Overland GPS

Best GPS Navigation Systems for Overlanding and Off-roading

The American frontiersman Daniel Boone once said (or so the tale goes) that he was never lost, but did once get a bit confused for several days. Even today, wayfinding can be challenging in remote areas where there are few road markers and no cell phone reception. But thanks to GPS navigation systems, it’s gotten a lot easier– and safer. 

While it’s important to bring paper maps as a backup, GPS navigation systems have become an essential piece of gear for overlanding and off-roading enthusiasts. These systems use the Global Positioning System (GPS), a network of satellites that provide location and time information, to determine the user’s current location and provide directions to a destination.

Recommended GPS Navigation Devices and Apps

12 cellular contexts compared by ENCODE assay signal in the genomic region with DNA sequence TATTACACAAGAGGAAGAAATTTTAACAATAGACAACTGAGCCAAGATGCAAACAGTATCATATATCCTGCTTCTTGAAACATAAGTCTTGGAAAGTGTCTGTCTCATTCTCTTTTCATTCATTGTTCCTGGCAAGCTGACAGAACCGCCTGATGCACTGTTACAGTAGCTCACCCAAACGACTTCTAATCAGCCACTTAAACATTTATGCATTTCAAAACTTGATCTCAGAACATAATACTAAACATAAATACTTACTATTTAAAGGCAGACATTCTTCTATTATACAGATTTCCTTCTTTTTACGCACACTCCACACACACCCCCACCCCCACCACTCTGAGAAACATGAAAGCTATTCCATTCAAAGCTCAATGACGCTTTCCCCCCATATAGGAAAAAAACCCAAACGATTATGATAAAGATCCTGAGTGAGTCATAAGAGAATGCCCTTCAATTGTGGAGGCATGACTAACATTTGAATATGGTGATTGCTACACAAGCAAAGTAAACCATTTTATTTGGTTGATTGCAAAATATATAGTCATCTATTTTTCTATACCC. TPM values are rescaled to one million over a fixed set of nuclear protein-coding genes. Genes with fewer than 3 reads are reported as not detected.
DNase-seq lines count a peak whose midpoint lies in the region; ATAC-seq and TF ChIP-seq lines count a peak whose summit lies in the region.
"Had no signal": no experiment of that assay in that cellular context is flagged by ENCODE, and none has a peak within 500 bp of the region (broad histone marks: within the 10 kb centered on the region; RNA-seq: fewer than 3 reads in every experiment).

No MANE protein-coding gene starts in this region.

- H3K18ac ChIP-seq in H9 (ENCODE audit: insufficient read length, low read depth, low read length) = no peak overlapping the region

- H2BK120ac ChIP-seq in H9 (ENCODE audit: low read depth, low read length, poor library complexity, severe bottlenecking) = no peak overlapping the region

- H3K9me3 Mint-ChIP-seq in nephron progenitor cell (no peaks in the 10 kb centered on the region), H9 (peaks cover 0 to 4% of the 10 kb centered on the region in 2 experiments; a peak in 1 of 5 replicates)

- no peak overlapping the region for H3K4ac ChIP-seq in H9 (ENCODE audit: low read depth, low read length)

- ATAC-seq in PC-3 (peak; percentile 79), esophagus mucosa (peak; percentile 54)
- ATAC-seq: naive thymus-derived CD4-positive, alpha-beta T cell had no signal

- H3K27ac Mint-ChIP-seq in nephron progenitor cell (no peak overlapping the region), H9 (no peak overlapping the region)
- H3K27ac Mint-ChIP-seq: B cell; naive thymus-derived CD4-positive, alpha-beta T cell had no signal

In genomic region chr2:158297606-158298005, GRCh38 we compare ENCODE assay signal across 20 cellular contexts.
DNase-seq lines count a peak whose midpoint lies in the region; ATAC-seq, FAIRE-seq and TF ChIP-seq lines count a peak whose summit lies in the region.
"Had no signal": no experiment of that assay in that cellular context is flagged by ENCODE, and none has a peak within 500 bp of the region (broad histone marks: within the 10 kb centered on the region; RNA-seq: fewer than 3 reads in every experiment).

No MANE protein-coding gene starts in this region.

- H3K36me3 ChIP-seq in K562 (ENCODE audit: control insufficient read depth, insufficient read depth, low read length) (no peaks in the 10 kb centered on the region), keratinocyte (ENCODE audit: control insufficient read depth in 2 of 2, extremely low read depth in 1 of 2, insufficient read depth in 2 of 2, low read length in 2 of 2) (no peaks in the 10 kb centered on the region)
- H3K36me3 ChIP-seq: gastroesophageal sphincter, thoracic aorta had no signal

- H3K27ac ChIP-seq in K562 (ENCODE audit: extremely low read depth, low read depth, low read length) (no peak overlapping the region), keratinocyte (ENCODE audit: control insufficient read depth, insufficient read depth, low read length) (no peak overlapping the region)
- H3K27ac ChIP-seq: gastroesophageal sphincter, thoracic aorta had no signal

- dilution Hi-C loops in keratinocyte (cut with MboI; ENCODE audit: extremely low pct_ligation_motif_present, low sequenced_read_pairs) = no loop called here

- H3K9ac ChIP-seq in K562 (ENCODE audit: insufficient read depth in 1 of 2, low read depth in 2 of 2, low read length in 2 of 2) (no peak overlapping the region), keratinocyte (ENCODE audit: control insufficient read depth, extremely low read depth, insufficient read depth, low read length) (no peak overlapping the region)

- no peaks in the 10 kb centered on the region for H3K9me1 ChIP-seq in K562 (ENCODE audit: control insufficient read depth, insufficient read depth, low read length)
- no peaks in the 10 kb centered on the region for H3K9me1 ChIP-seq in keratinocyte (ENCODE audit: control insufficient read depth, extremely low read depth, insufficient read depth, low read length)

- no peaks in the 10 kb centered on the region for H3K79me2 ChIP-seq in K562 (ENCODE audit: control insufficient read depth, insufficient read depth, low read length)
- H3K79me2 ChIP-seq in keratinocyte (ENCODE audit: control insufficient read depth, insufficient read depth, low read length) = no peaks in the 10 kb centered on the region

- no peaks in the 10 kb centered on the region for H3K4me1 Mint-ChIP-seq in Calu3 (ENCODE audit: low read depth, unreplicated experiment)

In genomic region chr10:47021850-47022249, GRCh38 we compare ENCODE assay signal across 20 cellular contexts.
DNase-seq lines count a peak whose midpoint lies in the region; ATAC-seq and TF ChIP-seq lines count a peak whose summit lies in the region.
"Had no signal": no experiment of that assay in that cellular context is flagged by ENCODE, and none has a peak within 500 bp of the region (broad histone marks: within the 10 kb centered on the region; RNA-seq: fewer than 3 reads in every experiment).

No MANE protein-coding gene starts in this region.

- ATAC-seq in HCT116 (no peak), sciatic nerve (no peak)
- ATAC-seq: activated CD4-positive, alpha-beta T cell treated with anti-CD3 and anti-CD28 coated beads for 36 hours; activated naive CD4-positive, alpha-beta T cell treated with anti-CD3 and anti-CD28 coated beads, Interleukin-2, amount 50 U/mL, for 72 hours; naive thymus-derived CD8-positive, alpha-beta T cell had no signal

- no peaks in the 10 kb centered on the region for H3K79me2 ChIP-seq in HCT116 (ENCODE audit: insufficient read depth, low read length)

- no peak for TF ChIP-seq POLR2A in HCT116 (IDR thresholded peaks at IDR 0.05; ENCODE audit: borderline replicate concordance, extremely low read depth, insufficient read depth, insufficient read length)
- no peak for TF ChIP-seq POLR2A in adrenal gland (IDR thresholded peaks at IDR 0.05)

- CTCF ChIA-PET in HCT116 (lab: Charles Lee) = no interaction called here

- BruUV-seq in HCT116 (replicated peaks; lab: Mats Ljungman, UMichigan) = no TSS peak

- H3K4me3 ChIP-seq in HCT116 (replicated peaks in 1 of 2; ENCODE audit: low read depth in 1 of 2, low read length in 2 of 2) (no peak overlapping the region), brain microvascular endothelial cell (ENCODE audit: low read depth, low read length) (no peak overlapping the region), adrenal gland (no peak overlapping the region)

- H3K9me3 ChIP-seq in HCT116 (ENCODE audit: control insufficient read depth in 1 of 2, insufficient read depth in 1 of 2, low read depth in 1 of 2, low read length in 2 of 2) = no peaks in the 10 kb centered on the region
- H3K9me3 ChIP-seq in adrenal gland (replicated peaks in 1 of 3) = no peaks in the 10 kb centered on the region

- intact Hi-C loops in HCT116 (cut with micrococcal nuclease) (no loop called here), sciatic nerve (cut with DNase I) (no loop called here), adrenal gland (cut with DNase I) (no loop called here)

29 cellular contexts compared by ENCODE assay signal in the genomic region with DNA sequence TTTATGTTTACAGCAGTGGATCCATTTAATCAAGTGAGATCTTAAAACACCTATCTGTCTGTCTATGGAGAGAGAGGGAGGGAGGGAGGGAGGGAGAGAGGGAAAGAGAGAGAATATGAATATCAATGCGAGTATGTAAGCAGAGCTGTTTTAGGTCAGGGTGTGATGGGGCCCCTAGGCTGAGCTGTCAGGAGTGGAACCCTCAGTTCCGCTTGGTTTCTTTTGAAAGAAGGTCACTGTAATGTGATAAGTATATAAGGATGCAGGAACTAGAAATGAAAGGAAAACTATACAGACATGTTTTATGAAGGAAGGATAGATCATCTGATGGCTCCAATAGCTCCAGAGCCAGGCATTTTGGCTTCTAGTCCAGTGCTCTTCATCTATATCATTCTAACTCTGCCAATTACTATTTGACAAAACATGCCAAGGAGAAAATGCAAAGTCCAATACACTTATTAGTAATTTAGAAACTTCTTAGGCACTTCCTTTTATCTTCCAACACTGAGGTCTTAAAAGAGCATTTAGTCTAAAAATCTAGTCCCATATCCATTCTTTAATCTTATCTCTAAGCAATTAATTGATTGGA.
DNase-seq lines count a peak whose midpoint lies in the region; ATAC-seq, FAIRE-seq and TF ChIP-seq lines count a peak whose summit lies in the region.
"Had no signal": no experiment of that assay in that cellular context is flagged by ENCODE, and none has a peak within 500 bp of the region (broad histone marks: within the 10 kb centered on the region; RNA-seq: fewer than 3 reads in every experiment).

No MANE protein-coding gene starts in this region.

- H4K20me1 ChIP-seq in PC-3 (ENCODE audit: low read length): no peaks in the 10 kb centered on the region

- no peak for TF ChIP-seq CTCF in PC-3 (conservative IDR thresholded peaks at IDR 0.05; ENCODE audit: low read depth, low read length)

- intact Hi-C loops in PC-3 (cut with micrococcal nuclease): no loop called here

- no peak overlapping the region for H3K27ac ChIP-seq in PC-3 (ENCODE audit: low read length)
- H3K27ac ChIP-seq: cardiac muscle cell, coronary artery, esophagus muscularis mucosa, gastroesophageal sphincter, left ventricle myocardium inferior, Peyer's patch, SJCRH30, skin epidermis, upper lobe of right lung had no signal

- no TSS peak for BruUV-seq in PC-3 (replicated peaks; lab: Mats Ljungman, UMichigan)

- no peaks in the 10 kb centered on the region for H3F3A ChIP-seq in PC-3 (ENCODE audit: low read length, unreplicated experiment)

When you are considering what GPS navigation system to choose, you have two options: dedicated GPS navigation devices or GPS navigation apps that run on a smartphone or tablet.

GPS Navigation Apps for Smartphones and Tablets

Backcountry GPS navigation apps are software programs, such as Gaia GPS or OnX, that can be downloaded and run on a smartphone or tablet. These apps utilize the GPS receiver built into the device to determine the user’s location and provide navigation and routing information. I keep two GPS apps on my phone, onX and Gaia GPS, which are both great navigation aids but have different strengths.

Gaia GPS Navigation App

Gaia GPS, which was recently acquired by the company that publishes Outside Magazine, is my favorite all-around GPS navigation and mapping application. The app is very popular among hikers and backpackers, but plenty of off-roading and overlanding enthusiasts use it for backcountry travel as well.